Boost and never look back
12 August 2015 | By
When I arrived in Chicago this last Sunday for the BOOST conference I had a pretty good idea what new results we were going to show from ATLAS. I also had some rough ideas of what our friends from the other experiments and theory groups would be up to. What I didn’t expect was to see an ad that would fit the conference so nicely!
Now, why do we care about “boost” and what is it?
Let’s say we want to find a pair of top quarks in our detector. You need enough energy in the collision to produce the top quark pair, and if it is just enough they will be “at rest”, i.e. just sit there. Now let’s picture the decay of the two top quarks as two water balloons exploding. The splashes you see are what we would see in the ATLAS detector. But imagine you want to understand which splashes came from which of the two water balloons… This is hard, as there are many different combinations, the water mixes, etc.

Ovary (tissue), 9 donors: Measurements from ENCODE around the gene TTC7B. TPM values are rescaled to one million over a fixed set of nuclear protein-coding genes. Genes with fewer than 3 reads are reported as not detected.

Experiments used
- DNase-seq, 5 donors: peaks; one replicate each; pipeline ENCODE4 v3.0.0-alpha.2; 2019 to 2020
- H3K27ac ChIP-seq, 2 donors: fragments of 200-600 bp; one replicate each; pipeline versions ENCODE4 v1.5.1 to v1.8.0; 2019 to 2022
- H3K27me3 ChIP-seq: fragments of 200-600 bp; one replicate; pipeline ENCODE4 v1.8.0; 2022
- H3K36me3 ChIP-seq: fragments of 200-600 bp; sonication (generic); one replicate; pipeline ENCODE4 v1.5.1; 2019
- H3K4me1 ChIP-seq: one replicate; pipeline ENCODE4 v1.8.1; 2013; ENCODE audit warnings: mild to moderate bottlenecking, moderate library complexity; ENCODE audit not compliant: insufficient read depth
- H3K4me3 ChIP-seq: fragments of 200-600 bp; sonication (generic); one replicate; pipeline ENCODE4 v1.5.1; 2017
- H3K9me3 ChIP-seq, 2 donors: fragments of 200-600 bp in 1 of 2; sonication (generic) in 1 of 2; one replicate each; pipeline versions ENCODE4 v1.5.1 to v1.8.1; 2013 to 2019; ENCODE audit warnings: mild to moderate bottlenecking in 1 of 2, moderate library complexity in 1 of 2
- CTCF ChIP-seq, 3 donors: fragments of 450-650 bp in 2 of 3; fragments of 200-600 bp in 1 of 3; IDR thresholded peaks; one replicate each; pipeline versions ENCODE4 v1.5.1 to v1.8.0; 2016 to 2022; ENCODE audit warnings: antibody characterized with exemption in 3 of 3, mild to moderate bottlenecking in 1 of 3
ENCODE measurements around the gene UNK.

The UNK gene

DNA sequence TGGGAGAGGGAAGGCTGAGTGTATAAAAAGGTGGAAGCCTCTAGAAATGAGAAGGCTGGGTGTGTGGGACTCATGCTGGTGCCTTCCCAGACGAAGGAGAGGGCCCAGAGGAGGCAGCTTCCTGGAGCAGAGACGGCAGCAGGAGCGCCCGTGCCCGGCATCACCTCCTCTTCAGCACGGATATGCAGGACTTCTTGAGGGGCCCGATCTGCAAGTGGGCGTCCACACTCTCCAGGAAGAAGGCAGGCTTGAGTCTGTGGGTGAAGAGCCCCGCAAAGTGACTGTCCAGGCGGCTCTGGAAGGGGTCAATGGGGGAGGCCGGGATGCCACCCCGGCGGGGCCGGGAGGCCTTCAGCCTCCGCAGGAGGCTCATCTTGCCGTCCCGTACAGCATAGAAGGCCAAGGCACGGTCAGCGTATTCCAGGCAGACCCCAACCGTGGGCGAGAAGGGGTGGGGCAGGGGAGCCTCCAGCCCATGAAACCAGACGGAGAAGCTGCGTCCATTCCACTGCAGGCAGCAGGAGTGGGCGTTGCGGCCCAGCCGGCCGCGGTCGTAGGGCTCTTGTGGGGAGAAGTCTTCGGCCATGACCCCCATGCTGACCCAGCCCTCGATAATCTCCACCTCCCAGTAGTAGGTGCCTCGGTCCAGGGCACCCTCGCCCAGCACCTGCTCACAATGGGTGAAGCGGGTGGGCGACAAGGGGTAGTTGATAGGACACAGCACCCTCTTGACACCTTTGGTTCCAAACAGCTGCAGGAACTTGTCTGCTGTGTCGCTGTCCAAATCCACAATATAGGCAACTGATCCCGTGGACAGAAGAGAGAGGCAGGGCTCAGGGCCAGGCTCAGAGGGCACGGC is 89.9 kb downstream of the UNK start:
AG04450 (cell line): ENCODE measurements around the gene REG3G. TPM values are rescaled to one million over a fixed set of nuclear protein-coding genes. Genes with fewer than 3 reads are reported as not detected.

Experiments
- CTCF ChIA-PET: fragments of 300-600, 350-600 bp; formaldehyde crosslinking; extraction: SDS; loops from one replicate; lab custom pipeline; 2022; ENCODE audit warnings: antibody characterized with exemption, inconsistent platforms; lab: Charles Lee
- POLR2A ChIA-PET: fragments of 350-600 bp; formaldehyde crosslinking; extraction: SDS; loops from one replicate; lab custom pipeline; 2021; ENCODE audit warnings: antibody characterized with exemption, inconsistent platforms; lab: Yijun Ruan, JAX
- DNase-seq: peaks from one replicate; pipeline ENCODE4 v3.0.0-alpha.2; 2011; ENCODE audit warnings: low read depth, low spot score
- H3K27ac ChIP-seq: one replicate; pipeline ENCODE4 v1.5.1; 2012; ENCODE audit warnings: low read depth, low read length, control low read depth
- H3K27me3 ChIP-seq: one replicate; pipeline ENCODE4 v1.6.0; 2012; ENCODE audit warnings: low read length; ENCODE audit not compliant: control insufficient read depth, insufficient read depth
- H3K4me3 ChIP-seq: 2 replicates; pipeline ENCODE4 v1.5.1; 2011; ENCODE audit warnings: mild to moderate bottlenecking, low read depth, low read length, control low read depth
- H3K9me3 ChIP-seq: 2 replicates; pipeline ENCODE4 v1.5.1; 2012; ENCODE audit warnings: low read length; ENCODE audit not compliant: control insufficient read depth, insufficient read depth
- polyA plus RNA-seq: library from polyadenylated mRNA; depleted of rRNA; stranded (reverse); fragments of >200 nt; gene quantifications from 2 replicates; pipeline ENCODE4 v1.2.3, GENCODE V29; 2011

That is where “boost” will help!
If we have more energy, we can give both top quarks/balloons a kick – we call them “boosted”. They will fly away from each other and when they decay/explode, the splashes will go into two different directions! Now we can tell them apart! Of course it is more complicated in real life. We have other processes that look similar to the “splashes” the two boosted top quarks make, but we can distinguish them by analyzing the inner structure of the splashes.
This is what the BOOST conference is about, in essence: understanding how we can use the boost to our advantage when searching for new phenomena.
It actually does work and it is a lot of fun!
Boost and never look back!